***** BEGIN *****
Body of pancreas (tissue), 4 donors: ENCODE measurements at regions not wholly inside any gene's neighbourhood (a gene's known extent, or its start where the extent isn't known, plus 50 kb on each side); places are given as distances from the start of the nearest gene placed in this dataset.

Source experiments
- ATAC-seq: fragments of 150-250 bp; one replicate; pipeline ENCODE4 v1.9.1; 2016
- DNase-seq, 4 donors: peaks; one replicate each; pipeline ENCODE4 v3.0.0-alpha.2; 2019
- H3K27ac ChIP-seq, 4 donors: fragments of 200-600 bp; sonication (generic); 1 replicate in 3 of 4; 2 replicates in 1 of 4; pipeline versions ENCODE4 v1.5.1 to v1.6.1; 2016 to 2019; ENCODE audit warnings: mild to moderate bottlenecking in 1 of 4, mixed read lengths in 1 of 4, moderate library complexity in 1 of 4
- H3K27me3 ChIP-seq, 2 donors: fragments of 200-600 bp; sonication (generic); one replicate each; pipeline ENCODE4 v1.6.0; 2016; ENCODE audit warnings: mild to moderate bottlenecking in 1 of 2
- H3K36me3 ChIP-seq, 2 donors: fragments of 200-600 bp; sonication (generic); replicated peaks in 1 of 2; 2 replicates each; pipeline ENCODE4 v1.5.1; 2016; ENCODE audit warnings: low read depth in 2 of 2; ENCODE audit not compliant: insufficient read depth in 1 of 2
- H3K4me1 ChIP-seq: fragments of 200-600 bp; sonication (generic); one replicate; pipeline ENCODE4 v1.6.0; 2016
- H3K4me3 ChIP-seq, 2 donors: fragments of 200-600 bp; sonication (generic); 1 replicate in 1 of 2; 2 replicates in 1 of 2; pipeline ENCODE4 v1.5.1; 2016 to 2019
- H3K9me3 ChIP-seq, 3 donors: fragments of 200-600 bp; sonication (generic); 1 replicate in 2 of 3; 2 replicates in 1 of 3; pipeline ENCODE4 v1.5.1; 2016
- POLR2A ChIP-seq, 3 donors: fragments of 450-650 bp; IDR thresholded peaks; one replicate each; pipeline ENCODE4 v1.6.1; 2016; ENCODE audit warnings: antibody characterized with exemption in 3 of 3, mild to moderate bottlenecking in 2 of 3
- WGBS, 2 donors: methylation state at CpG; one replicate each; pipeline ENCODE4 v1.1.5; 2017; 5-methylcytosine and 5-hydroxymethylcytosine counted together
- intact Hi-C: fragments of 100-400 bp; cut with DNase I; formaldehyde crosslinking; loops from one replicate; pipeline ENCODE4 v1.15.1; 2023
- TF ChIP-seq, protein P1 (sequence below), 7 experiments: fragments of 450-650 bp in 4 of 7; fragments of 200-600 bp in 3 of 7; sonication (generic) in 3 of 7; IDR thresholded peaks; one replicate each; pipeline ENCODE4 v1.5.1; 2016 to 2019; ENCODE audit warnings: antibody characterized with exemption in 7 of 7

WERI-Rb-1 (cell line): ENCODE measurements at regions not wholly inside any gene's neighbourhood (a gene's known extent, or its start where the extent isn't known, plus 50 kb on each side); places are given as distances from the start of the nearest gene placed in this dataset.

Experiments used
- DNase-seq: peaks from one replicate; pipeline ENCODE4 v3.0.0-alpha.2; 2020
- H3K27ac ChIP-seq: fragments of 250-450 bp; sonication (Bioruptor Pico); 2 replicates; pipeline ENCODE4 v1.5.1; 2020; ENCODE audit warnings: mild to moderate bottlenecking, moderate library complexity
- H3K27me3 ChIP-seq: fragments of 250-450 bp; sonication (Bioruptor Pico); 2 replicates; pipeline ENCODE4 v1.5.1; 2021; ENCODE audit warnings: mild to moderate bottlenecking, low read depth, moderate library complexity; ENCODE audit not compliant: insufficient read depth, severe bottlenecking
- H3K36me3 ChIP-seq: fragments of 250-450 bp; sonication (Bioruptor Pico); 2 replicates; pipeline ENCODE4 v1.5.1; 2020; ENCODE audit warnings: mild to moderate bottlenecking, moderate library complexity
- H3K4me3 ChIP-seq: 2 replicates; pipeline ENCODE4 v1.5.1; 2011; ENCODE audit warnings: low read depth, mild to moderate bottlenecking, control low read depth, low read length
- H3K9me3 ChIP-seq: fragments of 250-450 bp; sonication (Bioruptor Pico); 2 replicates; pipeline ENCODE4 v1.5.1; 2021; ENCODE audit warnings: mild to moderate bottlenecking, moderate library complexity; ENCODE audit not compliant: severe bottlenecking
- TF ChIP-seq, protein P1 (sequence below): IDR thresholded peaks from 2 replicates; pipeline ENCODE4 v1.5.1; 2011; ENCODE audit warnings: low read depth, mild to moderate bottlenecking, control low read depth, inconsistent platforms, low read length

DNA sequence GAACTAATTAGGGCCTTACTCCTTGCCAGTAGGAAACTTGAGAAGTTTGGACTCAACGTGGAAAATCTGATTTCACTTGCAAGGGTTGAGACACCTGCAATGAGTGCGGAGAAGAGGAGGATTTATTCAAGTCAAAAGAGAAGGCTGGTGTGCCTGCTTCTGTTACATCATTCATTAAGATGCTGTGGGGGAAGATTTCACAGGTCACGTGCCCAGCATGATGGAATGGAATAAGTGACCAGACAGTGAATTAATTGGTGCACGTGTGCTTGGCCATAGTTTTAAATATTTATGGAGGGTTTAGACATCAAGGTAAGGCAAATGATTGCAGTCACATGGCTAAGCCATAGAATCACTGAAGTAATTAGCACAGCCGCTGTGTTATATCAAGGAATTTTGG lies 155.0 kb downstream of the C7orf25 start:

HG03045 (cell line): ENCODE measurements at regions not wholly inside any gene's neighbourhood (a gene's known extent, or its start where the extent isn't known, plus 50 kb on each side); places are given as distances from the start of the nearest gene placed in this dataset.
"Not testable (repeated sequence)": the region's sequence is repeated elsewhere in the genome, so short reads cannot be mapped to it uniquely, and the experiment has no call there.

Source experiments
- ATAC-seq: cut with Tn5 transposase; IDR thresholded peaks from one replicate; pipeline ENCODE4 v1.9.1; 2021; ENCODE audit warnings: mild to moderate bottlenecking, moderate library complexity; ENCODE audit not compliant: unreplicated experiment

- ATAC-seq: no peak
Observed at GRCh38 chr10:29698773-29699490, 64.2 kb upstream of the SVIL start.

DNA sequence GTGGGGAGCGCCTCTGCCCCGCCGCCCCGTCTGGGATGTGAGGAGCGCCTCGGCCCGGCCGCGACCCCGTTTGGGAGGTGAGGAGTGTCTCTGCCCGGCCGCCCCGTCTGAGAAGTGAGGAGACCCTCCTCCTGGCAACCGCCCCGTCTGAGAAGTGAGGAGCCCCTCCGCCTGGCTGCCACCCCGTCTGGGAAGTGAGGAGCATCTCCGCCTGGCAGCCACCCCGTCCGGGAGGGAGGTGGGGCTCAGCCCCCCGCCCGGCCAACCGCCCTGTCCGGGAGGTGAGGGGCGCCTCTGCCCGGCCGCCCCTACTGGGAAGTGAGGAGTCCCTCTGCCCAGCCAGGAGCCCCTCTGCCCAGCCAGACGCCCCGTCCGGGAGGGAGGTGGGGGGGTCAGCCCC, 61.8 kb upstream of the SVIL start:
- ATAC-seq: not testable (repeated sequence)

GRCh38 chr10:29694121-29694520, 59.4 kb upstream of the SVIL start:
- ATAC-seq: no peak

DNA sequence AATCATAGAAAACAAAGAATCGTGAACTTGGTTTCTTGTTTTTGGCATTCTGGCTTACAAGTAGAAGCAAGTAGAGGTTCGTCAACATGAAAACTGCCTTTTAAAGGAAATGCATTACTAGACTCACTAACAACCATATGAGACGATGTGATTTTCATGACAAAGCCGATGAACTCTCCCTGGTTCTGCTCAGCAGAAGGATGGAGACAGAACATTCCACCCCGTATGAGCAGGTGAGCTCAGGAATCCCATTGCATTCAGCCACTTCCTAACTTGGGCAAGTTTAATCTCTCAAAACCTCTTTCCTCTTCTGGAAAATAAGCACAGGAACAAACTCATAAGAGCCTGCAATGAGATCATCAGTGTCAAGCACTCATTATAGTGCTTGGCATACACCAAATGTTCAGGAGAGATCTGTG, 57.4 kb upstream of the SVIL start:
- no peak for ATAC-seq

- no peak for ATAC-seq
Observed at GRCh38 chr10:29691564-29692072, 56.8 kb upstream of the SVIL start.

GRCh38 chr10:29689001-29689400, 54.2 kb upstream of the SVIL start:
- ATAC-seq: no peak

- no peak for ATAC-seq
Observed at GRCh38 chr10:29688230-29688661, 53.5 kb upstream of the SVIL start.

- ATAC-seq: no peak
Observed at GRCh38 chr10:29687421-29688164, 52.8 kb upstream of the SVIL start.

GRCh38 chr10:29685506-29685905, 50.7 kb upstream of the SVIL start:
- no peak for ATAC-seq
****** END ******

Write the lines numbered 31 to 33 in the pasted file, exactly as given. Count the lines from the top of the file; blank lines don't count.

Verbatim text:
DNA sequence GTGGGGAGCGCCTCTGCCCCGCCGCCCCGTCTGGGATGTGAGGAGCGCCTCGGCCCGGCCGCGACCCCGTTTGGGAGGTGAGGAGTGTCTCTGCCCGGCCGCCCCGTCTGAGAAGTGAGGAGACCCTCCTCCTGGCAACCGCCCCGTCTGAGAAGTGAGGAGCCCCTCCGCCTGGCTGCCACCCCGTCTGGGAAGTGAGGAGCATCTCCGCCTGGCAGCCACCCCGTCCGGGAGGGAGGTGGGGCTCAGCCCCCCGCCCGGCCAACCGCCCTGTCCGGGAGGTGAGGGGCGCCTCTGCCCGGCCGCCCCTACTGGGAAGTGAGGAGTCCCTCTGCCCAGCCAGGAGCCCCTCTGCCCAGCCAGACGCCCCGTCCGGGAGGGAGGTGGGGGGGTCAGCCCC, 61.8 kb upstream of the SVIL start:
- ATAC-seq: not testable (repeated sequence)

GRCh38 chr10:29694121-29694520, 59.4 kb upstream of the SVIL start: